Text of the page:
Mathias Sandorf/Page 06
THE DONJON OF PISINO.
The fortress of Pisino is one of the most curious specimens of those formidable buildings which arose in the middle ages. It has a fine feudal aspect. It only wants the knights in its vaulted halls and the ladies in their long broaded robes and pointed bonnets at its arched windows, and the archers and crossbowmen on its machicolations, its battlemented galleries, at the embrasures its mangonels, its portcullis and its draw-bridges. The stone-work is still intact; but the governor with his Austrian uniform, the soldiers with their modern weapons, the warders and turnkeys who no longer wear the particolored costume, half yellow and half red, of the old days, strike a false note in the midst of all this magnificence of the past.
It was from the donjon of this fortress that Count Sandorf was endeavoring to escape during the last hours before his execution. A mad attempt, no doubt; for the prisoners did not even know in what part of the donjon their prison lay, nor anything of the country across which they would have to journey after their escape.
And perhaps it was fortunate that their ignorance was complete in the matter. Had they known more they might have recoiled before the difficulties, to say nothing of the impossibilities, of such an enterprise.
It is not that this province of Istria offers no favorable chances for an escape, for no matter what direction the fugitives took they would reach the sea-coast in a few hours. It is not that the streets of Pisino are so carefully guarded that there is a risk of being arrested at the very first step. But to escape from the fortress, and particularly from the donjon occupied by the prisoners, had up to then been considered impossible. Even the idea had never occurred to any one.
The situation and exterior arrangements of the donjon in the fortress of Pisino were as follows: The donjon occupies one side of the terrace with which the town here ends. Leaning over the parapet of this terrace the eye plunges into a large, deep gulf, whose rugged sides, covered with thick entanglements of creepers, are cut down perpendicularly. Nothing overhangs the wall; there is not a step to enable any one to ascend or descend: not a fence to halt at; not a prominence to seize hold upon in any part of it; nothing but the uncertain lines, smooth, rubbed and irregular, which mark the oblique clearage of the rocks. In a word, it is an abyss which attracts, fascinates and never gives back anything that drops into it.
Above the abyss rises one of the side walls of the donjon, pierced with a few windows giving light to the cells on the different floors. Were a prisoner to lean out of one of these openings he would recoil with terror, lest vertigo drag him into the void below. And if he fell, what would be his fate? His body would be dashed to pieces on the rocks at the bottom, or it would be carried away by the torrent whose current during flood is irresistible.
The abyss is the Brico, as it is called in the district. Through it runs a river known as the Foiba. This river finds its only outlet in a cavern which it has gradually cut out of the rocks, and into which it falls with the impetuosity of a tide-race or a whirlpool. Where does it go as it passes under the town? No one knows. Where does it reappear? Not one knows of this cavern, or rather this canal, bored in the schists and clays—no one knows the length, the height or the direction. Who can say what thousands of angles, what forests of pillars supporting the enormous substructure of the fortress and entire city its waters are dashed against in their course? Many bold explorers, when the water-level has been neither too high nor too low, have taken a light boat and endeavored to descend the Foiba through the gloomy tunnel, but the arches have been too low and have soon interposed an impracticable obstacle. In fact, nothing is known of this subterranean river. Perhaps it is lost in some still deeper cavern and enters the Adriatic below the tidemark.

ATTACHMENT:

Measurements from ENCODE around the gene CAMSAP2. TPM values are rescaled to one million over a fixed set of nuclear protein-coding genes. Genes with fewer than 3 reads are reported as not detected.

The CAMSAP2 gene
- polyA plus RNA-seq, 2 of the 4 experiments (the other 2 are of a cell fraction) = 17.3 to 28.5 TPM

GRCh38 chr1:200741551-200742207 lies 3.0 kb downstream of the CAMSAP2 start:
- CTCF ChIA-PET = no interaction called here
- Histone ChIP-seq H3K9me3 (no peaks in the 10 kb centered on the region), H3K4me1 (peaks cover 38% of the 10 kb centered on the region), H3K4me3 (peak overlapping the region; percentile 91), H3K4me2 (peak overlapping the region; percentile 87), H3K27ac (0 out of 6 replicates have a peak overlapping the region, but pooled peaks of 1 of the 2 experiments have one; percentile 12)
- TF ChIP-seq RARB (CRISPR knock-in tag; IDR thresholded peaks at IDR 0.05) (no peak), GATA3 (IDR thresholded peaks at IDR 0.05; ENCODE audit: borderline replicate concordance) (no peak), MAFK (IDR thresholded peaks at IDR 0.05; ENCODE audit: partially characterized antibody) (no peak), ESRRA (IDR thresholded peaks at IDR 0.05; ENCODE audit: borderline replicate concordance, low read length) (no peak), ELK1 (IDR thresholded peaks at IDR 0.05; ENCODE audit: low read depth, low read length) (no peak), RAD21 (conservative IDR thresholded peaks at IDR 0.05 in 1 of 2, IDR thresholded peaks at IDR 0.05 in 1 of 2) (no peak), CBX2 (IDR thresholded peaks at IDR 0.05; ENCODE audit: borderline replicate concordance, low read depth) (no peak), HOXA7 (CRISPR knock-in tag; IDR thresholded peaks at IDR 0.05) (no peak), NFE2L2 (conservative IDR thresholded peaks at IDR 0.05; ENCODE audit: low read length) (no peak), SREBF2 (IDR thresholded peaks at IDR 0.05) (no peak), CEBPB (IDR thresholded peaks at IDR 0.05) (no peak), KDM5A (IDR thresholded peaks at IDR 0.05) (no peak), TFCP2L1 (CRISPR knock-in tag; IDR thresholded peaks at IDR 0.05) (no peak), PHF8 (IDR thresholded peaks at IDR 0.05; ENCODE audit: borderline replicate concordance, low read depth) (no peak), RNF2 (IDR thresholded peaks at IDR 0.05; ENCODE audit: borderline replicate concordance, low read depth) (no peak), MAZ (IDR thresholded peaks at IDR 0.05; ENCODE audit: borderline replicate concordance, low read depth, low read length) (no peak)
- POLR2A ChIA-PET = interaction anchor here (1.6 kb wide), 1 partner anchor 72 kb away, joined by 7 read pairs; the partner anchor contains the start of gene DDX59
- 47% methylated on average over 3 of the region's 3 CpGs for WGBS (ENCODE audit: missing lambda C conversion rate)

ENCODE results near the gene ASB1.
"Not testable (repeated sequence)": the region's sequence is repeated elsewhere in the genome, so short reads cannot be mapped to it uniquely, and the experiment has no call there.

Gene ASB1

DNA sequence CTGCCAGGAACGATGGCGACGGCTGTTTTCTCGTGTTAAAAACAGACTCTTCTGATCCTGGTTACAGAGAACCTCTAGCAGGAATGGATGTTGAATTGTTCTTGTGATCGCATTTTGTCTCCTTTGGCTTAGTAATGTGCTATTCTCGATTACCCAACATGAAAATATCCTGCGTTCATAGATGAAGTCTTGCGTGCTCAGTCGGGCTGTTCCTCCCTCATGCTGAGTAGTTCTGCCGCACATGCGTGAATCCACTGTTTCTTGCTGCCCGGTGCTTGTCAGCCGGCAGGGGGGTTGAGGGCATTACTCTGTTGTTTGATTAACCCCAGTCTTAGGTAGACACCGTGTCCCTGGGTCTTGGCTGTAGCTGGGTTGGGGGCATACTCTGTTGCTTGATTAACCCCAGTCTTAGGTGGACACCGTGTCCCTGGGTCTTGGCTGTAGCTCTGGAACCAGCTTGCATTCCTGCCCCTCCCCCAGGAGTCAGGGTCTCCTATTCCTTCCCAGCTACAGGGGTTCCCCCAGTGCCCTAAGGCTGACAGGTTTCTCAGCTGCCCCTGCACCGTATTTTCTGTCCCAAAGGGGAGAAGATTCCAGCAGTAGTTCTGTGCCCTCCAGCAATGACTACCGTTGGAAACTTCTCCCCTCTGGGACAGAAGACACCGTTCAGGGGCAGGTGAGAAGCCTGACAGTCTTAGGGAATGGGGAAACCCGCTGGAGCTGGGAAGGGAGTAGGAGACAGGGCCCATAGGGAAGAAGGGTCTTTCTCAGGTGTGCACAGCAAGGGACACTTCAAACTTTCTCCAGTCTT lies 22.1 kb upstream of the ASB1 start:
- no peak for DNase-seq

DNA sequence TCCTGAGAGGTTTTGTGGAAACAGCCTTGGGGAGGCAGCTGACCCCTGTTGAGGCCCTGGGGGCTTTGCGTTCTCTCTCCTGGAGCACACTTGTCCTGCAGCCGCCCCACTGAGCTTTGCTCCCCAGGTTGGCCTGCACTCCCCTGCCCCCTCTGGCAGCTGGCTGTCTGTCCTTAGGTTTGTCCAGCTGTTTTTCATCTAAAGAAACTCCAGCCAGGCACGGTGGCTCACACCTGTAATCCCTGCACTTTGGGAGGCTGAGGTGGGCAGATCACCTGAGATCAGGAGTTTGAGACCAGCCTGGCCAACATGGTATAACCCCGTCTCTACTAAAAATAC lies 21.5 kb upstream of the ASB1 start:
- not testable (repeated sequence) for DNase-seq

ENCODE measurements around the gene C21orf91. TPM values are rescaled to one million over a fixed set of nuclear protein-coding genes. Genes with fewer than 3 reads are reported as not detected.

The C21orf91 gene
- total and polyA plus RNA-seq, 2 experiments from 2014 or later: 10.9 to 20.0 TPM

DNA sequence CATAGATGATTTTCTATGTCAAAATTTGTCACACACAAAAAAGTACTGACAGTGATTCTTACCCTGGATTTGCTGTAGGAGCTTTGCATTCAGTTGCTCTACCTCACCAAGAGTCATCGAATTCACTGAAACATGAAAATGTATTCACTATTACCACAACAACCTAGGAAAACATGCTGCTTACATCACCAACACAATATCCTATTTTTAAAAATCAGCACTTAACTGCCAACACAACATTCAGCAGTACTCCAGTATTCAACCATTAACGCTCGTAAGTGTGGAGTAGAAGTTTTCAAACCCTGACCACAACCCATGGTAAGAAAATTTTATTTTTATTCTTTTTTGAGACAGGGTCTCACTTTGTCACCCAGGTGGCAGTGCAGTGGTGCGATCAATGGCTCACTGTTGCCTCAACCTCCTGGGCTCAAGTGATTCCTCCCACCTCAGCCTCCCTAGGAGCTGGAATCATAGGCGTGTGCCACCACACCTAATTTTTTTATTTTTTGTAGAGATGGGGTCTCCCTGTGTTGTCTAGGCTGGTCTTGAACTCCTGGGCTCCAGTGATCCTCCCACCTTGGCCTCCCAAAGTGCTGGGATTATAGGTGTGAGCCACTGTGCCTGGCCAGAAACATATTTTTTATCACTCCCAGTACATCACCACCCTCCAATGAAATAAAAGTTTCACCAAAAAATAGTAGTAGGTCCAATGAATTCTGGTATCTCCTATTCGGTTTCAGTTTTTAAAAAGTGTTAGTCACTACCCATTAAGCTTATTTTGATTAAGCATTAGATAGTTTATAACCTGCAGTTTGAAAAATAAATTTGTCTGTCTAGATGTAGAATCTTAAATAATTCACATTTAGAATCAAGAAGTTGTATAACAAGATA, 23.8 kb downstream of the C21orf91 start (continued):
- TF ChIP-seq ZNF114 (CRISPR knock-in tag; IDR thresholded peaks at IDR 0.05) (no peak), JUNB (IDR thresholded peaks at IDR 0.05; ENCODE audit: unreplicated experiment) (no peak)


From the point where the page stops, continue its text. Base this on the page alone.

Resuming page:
Such, then, was the Brico, of which Count Sandorf did not even know the existence; and as the only escape was by the window of his cell, which opened above the Brico, he would be almost as certain to meet his death there as if he stood in front of the firing party on the morning of his execution.
Zathmar and Bathory waited but for the time to act, ready to remain behind, if necessary, and sacrifice themselves to help Count Sandorf, or ready to follow him, if their flight would not hamper his.
“We'll all three go,” said Sandorf. “Wait till we get out before we separate!”
Eight o'clock then struck from the clock in the town. The prisoners had only twelve hours to live.
Night began to close in—a night which promised to be very dark. Thick, almost motionless, clouds unrolled themselves cumbrously across the sky. The atmosphere was heavy, almost unbreathable, and saturated with electricity. A violent storm was coming on. Lightning had not yet passed between these masses of vapor, heaped around like so many accumulators, but distant growlings were heard along the summits of the hills that encircle Pisino.
Under such circumstances there might have been some chance of success, if an unknown gulf had not gaped beneath the feet of the fugitives. In a dark night they might not be seen; in a noisy night they might not be heard.
As Sandorf had instantly recognized, flight was only possible through the window of the cell. To force the door, to cut into its strong planks of oak, all bound and ironed, was not to be dreamed of. Besides, the step of a sentinel resounded on the flags of the corridor. And once the door was cleared, how were they to find their way through the labyrinth of the fortress? How were they to pass the portcullis and draw-bridges, at which there were always so many men on guard? On the side of the Brico there was no sentinel; but the Brico was a better defense to the face of the donjon than a cordon of sentries.